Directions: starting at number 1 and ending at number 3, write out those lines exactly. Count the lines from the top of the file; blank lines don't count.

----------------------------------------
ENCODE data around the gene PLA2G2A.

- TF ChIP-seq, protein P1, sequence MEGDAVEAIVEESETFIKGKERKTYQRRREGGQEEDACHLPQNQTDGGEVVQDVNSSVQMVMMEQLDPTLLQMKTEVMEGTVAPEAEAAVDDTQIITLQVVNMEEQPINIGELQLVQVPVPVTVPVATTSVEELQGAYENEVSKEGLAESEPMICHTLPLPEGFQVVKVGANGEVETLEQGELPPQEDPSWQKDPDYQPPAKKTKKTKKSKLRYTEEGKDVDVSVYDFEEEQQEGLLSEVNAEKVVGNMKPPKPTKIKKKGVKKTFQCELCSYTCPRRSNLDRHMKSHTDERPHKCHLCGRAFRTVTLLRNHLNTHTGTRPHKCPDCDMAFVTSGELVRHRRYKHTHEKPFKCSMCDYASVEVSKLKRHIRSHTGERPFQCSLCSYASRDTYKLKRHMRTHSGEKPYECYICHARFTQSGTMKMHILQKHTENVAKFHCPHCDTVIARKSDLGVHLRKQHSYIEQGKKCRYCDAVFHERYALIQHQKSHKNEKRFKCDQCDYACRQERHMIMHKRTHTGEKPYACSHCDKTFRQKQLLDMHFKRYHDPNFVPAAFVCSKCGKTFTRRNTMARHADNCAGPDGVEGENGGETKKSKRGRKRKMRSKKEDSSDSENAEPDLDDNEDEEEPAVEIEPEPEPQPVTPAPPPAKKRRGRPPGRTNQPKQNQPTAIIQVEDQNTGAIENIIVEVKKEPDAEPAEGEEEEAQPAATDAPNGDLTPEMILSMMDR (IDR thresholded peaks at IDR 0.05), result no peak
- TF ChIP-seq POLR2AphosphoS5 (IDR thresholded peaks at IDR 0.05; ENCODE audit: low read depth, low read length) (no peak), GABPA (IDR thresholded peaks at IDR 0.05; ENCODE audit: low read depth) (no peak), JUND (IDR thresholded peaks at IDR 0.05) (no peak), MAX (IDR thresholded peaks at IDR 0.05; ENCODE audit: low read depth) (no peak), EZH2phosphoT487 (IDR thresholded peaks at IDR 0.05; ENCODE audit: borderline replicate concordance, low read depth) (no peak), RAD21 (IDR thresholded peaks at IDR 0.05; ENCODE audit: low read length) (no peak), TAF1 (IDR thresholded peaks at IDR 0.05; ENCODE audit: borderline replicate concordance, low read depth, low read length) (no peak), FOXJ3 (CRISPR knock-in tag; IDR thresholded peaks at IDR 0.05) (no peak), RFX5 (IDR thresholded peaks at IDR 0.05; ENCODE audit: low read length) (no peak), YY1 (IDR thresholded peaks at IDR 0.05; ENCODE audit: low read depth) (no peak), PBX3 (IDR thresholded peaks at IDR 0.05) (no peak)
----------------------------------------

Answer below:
ENCODE data around the gene PLA2G2A.

- TF ChIP-seq, protein P1, sequence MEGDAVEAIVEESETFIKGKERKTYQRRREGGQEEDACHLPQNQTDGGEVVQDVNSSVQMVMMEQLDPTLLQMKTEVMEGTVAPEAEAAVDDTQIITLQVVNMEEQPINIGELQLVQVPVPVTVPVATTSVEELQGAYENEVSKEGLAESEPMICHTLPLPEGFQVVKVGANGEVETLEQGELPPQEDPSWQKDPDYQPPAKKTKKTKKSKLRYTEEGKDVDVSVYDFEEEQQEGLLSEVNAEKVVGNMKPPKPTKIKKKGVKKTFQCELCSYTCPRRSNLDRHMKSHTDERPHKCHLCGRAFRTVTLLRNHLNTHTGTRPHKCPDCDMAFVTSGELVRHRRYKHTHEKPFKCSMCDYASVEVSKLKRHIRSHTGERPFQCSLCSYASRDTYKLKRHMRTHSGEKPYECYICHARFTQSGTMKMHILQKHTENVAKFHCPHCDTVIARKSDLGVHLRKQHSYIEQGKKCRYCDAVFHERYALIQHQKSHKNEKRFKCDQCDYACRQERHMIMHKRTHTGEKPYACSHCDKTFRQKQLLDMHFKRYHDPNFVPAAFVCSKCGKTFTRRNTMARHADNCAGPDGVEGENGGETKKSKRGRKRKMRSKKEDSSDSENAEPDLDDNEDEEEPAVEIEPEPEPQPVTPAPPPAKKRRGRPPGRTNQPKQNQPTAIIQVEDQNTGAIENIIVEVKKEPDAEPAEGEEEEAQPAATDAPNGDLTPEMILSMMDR (IDR thresholded peaks at IDR 0.05), result no peak
- TF ChIP-seq POLR2AphosphoS5 (IDR thresholded peaks at IDR 0.05; ENCODE audit: low read depth, low read length) (no peak), GABPA (IDR thresholded peaks at IDR 0.05; ENCODE audit: low read depth) (no peak), JUND (IDR thresholded peaks at IDR 0.05) (no peak), MAX (IDR thresholded peaks at IDR 0.05; ENCODE audit: low read depth) (no peak), EZH2phosphoT487 (IDR thresholded peaks at IDR 0.05; ENCODE audit: borderline replicate concordance, low read depth) (no peak), RAD21 (IDR thresholded peaks at IDR 0.05; ENCODE audit: low read length) (no peak), TAF1 (IDR thresholded peaks at IDR 0.05; ENCODE audit: borderline replicate concordance, low read depth, low read length) (no peak), FOXJ3 (CRISPR knock-in tag; IDR thresholded peaks at IDR 0.05) (no peak), RFX5 (IDR thresholded peaks at IDR 0.05; ENCODE audit: low read length) (no peak), YY1 (IDR thresholded peaks at IDR 0.05; ENCODE audit: low read depth) (no peak), PBX3 (IDR thresholded peaks at IDR 0.05) (no peak)